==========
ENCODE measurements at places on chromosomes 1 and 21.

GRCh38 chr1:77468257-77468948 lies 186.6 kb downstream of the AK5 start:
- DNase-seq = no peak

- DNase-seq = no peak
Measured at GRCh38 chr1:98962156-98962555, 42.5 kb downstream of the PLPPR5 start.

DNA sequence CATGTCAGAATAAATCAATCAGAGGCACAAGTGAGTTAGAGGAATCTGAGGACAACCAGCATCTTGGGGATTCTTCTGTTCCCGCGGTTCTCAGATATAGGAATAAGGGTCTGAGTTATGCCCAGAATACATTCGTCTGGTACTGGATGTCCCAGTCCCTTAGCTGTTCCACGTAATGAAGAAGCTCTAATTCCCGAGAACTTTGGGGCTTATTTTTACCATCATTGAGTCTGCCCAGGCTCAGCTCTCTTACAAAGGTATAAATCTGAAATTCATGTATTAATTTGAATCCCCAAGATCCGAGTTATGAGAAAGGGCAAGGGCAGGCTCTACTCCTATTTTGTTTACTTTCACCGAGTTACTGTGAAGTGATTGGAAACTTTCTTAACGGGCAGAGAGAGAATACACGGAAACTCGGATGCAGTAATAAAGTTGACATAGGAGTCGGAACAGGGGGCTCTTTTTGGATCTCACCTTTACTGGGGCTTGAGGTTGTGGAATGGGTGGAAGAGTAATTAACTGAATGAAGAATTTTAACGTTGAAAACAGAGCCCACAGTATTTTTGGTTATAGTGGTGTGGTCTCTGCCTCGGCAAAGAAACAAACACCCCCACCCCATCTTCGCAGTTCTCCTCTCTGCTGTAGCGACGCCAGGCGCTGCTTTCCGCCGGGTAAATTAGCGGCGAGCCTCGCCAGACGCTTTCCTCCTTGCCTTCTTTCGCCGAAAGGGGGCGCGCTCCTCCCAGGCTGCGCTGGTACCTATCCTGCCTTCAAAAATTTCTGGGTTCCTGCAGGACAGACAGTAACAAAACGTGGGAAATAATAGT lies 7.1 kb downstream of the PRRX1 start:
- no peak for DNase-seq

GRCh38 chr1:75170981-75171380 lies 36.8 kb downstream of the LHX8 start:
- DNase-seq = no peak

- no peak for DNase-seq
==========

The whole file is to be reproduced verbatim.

ENCODE measurements at places on chromosomes 1 and 21.

GRCh38 chr1:77468257-77468948 lies 186.6 kb downstream of the AK5 start:
- DNase-seq = no peak

- DNase-seq = no peak
Measured at GRCh38 chr1:98962156-98962555, 42.5 kb downstream of the PLPPR5 start.

DNA sequence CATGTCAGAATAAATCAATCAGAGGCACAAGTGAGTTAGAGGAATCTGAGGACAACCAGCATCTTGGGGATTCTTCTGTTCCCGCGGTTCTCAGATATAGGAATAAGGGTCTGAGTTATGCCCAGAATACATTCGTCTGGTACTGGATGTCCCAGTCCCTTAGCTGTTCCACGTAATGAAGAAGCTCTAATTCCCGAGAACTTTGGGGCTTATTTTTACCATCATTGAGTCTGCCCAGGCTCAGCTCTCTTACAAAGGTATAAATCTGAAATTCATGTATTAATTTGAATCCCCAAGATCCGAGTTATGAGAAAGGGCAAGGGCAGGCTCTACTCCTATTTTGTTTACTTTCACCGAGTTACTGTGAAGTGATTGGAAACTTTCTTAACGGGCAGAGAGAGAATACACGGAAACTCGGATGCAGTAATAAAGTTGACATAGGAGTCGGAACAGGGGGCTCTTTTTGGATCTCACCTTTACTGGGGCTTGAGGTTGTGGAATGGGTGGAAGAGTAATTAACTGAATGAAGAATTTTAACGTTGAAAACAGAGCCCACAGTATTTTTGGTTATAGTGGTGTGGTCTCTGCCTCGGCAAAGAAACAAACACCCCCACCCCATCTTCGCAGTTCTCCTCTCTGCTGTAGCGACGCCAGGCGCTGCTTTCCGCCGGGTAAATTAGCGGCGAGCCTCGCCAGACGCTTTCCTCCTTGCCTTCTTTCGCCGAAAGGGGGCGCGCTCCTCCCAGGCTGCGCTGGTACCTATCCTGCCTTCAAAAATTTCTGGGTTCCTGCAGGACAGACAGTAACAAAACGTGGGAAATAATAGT lies 7.1 kb downstream of the PRRX1 start:
- no peak for DNase-seq

GRCh38 chr1:75170981-75171380 lies 36.8 kb downstream of the LHX8 start:
- DNase-seq = no peak

- no peak for DNase-seq